El otro blog para cosas más serias

El otro blog para cosas más serias
El otro blog para cosas más serias

sábado, 20 de noviembre de 2010

La importancia de las ganancias no monetarias vinculadas al consumo de bienes

Un argentino en Harvard ha publicado en SSRN un artículo con un modelo y un estudio empírico para calcular el volumen de las ganancias no monetarias que experimentamos cuando consumimos bienes que tienen la capacidad de “señalar” y de proporcionarnos la envidia, admiración de terceros o hacernos más atractivos
conspicuous consumption: i.e.people buy market goods (e.g. a Ferrari) to signal wealth and then increase the likelihood of obtaining some Non Monetary Gains (e.g. admiration)….
a minority of personal donations are anonymous. More importantly, they show that for donation records of institutions that report the names of donators in donation categories (e.g. $1000-$1999, $2000-$2999), donations within each category are very close to the lower bound. This is clear evidence that people do not care only about donating money per-se, but also about what other people (e.g. former classmates) may infer from the donation that they observe. A second piece of evidence comes from Kuhn et al. (forthcoming), who exploits the Dutch Postcode Lottery (DPL) as a natural experiment. In that lottery a postal code (19 households on average) is randomly selected every week, and prizes are awarded to lottery participants living in that postal code. On average, this generates a temporary, unexpected income shock equal to about eight months of income for about one third of the households in a typical winning code, while leaving the incomes of nonwinning, neighboring households unaffected. They identify significant social effects in line with the conspicuous consumption theory: e.g. nonwinning households living in postcodes where a large number of households won the lottery are more likely to start a major exterior home renovation in the six months since the lottery than nonwinning households located elsewhere…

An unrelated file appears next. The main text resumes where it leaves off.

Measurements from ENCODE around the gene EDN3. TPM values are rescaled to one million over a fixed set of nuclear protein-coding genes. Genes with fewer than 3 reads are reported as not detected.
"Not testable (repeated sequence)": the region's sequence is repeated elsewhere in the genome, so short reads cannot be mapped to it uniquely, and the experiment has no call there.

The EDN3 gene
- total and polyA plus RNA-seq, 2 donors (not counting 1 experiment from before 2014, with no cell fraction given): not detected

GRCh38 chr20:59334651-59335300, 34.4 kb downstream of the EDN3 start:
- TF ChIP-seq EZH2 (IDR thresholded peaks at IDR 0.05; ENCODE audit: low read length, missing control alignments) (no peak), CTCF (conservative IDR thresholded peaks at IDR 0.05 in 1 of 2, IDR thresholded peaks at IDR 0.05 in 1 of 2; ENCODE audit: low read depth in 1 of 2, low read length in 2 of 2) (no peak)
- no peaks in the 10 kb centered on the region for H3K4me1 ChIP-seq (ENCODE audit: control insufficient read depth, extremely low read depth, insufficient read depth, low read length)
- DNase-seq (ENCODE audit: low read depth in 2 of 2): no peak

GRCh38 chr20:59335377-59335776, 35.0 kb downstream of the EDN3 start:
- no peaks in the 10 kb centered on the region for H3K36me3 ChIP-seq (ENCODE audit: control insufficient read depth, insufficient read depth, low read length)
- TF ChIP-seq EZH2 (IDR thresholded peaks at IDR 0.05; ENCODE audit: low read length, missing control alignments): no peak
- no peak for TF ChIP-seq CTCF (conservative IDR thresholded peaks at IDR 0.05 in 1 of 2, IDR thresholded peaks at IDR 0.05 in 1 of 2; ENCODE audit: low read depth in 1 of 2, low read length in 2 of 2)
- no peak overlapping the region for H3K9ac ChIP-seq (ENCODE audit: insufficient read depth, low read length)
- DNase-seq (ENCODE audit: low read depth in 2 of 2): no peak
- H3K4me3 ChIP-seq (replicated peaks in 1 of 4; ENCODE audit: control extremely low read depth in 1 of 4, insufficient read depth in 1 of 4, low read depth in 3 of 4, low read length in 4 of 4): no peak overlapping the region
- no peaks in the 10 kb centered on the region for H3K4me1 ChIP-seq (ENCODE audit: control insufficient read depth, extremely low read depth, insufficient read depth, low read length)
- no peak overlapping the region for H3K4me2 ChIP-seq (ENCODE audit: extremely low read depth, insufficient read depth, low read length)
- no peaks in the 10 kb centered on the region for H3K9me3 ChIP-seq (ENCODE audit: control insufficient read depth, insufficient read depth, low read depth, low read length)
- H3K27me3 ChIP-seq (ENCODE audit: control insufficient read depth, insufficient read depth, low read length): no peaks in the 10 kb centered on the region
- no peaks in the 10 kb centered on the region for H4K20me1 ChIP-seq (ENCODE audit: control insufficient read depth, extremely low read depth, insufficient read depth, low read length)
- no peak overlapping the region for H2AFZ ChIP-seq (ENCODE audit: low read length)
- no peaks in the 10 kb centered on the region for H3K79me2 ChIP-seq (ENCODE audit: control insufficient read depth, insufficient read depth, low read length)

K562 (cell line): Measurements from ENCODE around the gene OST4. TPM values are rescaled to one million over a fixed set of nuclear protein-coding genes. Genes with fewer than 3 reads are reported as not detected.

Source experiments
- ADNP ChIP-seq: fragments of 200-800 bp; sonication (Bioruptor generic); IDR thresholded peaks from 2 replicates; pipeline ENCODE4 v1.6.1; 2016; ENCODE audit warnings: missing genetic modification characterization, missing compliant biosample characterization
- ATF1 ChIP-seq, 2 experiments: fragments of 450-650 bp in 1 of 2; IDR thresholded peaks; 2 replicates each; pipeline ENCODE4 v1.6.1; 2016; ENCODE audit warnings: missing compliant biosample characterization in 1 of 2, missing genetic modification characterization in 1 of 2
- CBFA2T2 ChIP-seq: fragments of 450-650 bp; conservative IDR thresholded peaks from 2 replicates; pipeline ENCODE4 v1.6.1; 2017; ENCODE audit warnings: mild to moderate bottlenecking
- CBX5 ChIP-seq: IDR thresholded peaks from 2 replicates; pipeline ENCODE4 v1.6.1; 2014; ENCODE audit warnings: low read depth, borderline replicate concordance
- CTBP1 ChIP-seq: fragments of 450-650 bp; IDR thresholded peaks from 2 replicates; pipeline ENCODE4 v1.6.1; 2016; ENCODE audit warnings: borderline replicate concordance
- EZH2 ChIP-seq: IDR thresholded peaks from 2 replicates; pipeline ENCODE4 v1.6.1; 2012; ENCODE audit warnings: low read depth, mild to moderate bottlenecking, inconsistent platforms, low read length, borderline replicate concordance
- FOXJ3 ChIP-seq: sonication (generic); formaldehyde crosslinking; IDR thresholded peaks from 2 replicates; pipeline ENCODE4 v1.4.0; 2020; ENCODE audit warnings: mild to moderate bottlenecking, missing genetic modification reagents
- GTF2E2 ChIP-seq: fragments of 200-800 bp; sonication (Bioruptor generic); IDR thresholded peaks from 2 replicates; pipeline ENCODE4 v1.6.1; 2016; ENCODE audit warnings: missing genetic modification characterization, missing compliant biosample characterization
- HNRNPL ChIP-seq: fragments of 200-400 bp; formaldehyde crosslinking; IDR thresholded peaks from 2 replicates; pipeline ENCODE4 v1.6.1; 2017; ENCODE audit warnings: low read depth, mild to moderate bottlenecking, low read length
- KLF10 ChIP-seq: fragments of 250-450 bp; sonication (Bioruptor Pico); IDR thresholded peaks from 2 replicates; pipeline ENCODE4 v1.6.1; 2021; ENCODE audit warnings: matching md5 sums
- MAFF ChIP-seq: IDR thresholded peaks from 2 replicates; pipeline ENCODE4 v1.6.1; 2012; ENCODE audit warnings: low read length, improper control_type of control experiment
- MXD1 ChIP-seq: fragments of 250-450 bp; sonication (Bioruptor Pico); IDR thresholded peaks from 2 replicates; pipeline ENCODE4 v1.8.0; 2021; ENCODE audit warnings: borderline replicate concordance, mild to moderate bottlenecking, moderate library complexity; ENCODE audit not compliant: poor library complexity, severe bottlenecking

Using nationally representative data on consumption in the US, our estimates suggest that for each dollar spent in clothing and cars the average household gets up to 50 cents of net benefits from Non Monetary Gains.
A great part of life involves making choices between pecuniary and non-pecuniary outcomes. Deciding whether to move to a more developed country for a much better material standard of living, or staying near family and friends. Choosing between Law School or a life as a musician. Deciding between higher salaries in the private sector or the prestige of academia. The choice between a successful career or having children. Those choices are often extremely though, which suggests that the expected welfare in both sides of the equation are really close to each other. On the contrary, using market consumption as a measure of welfare would indicate that those are really simple choices, always in favor of more material well-being. By incorporating NMGs to the measure of welfare, we hope to obtain more accurate policy recommendations.
Esto puede tener significado en relación con los productos diferenciados ya que, seguramente, lo que los diferencia es, en alguna medida, el nivel de ganancias no monetarias que proporciona el consumo de una determinada marca en relación con otra. Por otro lado, resulta interesante que las donaciones no sean mayoritariamente anónimas. Al final no somos tan buenos cristianos: Mateo 6: 2-4
“Por eso, cuando andes haciendo dádivas de misericordia no toques trompeta delante de ti, así como hacen los hipócritas en las sinagogas y en las calles para que los hombres los glorifiquen. Les digo en verdad: Ellos ya disfrutan de su galardón completo. Mas tú, cuando hagas dádivas de misericordia, no sepa tu mano izquierda lo que hace tu derecha, para que tus dádivas de misericordia sean en secreto; entonces tu Padre que mira en secreto te lo pagará.”

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